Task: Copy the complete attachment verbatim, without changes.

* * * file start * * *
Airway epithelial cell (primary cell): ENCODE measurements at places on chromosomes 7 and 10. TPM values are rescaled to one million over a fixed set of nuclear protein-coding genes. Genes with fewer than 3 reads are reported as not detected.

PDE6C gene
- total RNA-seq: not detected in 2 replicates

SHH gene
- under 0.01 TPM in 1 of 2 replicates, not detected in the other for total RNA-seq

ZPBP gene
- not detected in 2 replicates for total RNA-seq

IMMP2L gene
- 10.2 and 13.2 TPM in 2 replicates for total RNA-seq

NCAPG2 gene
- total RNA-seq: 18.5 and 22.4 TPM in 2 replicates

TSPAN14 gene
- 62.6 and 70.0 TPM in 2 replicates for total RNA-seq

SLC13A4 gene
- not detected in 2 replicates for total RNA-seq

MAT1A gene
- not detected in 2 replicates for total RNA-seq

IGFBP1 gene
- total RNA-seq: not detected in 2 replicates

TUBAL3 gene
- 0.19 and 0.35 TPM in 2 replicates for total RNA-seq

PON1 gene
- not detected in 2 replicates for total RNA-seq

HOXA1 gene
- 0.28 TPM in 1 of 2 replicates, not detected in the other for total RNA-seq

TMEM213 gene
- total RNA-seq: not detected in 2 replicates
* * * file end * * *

Airway epithelial cell (primary cell): ENCODE measurements at places on chromosomes 7 and 10. TPM values are rescaled to one million over a fixed set of nuclear protein-coding genes. Genes with fewer than 3 reads are reported as not detected.

PDE6C gene
- total RNA-seq: not detected in 2 replicates

SHH gene
- under 0.01 TPM in 1 of 2 replicates, not detected in the other for total RNA-seq

ZPBP gene
- not detected in 2 replicates for total RNA-seq

IMMP2L gene
- 10.2 and 13.2 TPM in 2 replicates for total RNA-seq

NCAPG2 gene
- total RNA-seq: 18.5 and 22.4 TPM in 2 replicates

TSPAN14 gene
- 62.6 and 70.0 TPM in 2 replicates for total RNA-seq

SLC13A4 gene
- not detected in 2 replicates for total RNA-seq

MAT1A gene
- not detected in 2 replicates for total RNA-seq

IGFBP1 gene
- total RNA-seq: not detected in 2 replicates

TUBAL3 gene
- 0.19 and 0.35 TPM in 2 replicates for total RNA-seq

PON1 gene
- not detected in 2 replicates for total RNA-seq

HOXA1 gene
- 0.28 TPM in 1 of 2 replicates, not detected in the other for total RNA-seq

TMEM213 gene
- total RNA-seq: not detected in 2 replicates